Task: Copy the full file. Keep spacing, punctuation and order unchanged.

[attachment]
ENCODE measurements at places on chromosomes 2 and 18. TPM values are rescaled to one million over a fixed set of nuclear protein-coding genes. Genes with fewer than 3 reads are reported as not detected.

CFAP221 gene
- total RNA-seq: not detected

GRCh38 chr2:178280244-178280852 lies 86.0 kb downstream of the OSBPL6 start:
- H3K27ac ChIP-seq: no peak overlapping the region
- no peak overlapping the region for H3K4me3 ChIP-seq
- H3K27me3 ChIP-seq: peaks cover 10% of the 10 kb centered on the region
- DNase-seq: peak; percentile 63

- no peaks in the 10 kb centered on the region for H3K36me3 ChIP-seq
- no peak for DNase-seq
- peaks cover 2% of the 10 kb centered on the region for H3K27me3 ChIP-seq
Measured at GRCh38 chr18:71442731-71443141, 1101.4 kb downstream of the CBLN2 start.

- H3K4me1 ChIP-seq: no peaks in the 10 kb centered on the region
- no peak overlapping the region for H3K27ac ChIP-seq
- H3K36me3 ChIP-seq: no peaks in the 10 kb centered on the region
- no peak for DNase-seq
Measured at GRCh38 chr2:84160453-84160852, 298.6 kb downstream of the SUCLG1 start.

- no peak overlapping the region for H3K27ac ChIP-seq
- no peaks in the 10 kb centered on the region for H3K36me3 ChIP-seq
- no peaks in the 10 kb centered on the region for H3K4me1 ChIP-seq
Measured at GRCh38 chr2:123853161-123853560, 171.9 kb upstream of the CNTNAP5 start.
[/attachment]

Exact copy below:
ENCODE measurements at places on chromosomes 2 and 18. TPM values are rescaled to one million over a fixed set of nuclear protein-coding genes. Genes with fewer than 3 reads are reported as not detected.

CFAP221 gene
- total RNA-seq: not detected

GRCh38 chr2:178280244-178280852 lies 86.0 kb downstream of the OSBPL6 start:
- H3K27ac ChIP-seq: no peak overlapping the region
- no peak overlapping the region for H3K4me3 ChIP-seq
- H3K27me3 ChIP-seq: peaks cover 10% of the 10 kb centered on the region
- DNase-seq: peak; percentile 63

- no peaks in the 10 kb centered on the region for H3K36me3 ChIP-seq
- no peak for DNase-seq
- peaks cover 2% of the 10 kb centered on the region for H3K27me3 ChIP-seq
Measured at GRCh38 chr18:71442731-71443141, 1101.4 kb downstream of the CBLN2 start.

- H3K4me1 ChIP-seq: no peaks in the 10 kb centered on the region
- no peak overlapping the region for H3K27ac ChIP-seq
- H3K36me3 ChIP-seq: no peaks in the 10 kb centered on the region
- no peak for DNase-seq
Measured at GRCh38 chr2:84160453-84160852, 298.6 kb downstream of the SUCLG1 start.

- no peak overlapping the region for H3K27ac ChIP-seq
- no peaks in the 10 kb centered on the region for H3K36me3 ChIP-seq
- no peaks in the 10 kb centered on the region for H3K4me1 ChIP-seq
Measured at GRCh38 chr2:123853161-123853560, 171.9 kb upstream of the CNTNAP5 start.